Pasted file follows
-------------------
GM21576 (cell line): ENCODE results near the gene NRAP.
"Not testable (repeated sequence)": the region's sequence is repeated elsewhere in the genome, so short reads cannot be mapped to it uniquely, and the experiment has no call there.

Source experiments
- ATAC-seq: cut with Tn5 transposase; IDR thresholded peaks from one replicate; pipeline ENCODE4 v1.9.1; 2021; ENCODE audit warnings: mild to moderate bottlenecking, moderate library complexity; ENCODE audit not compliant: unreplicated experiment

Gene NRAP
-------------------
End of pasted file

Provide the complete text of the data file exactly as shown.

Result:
GM21576 (cell line): ENCODE results near the gene NRAP.
"Not testable (repeated sequence)": the region's sequence is repeated elsewhere in the genome, so short reads cannot be mapped to it uniquely, and the experiment has no call there.

Source experiments
- ATAC-seq: cut with Tn5 transposase; IDR thresholded peaks from one replicate; pipeline ENCODE4 v1.9.1; 2021; ENCODE audit warnings: mild to moderate bottlenecking, moderate library complexity; ENCODE audit not compliant: unreplicated experiment

Gene NRAP